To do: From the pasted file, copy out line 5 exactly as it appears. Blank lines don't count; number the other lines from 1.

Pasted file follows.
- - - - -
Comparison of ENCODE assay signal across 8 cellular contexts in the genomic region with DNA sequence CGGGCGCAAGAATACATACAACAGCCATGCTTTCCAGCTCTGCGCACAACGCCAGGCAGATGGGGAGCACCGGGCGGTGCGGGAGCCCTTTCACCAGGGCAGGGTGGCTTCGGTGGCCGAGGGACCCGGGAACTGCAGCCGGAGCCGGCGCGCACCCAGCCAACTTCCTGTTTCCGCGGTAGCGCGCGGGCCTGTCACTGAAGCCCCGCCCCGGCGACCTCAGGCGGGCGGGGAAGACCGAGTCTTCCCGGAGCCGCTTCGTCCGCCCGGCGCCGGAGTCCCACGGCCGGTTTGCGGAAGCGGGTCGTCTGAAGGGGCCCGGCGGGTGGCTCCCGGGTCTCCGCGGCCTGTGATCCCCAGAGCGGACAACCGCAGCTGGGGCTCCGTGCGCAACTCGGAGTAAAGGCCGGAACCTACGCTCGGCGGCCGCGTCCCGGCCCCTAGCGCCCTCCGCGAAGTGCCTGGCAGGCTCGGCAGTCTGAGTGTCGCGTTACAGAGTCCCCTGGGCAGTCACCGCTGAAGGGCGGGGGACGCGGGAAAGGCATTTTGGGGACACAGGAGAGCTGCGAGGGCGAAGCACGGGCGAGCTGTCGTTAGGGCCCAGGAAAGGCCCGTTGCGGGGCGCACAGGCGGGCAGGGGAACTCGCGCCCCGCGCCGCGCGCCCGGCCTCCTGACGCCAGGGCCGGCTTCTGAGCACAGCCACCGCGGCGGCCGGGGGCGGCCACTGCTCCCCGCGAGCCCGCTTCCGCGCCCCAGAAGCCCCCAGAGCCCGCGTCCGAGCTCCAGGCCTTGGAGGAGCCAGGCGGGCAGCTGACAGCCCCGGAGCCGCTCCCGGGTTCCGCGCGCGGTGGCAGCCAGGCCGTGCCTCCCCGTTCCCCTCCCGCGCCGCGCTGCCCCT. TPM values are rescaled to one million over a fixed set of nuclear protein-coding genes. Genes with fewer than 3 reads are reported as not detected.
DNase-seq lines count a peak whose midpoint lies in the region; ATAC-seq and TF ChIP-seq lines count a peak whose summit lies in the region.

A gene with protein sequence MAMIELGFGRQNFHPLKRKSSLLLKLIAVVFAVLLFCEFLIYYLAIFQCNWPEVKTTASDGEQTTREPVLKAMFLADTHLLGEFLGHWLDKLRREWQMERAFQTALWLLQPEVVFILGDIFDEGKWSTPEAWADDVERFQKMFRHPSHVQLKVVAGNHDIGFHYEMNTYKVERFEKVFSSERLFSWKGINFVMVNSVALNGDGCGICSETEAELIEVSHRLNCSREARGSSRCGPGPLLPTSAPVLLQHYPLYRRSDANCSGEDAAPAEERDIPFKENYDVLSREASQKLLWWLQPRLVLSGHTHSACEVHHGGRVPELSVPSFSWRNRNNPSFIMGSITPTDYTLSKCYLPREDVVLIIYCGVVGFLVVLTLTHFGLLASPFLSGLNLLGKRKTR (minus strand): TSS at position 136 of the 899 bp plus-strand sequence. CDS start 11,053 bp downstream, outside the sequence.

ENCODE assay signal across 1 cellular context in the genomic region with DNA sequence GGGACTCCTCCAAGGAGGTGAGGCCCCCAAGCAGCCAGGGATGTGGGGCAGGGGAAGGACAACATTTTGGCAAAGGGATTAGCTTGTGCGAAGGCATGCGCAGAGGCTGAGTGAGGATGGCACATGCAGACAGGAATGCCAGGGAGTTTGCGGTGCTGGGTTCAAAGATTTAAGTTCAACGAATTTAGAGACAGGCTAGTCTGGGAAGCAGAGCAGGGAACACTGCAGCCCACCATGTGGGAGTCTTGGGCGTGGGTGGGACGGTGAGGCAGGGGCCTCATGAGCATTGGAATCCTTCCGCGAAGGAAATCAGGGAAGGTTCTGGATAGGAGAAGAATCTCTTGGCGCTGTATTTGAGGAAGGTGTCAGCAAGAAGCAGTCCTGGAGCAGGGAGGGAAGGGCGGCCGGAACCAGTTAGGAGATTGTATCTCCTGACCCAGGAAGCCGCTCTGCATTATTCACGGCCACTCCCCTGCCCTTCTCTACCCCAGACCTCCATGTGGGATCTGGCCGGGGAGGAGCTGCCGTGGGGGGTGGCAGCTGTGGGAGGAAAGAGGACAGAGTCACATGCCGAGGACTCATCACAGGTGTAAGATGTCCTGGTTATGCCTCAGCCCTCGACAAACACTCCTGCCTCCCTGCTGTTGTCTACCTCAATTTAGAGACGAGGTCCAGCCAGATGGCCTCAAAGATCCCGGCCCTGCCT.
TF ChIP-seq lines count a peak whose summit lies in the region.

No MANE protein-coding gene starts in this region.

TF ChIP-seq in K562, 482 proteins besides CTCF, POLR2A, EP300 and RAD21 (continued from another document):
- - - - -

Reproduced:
TF ChIP-seq lines count a peak whose summit lies in the region.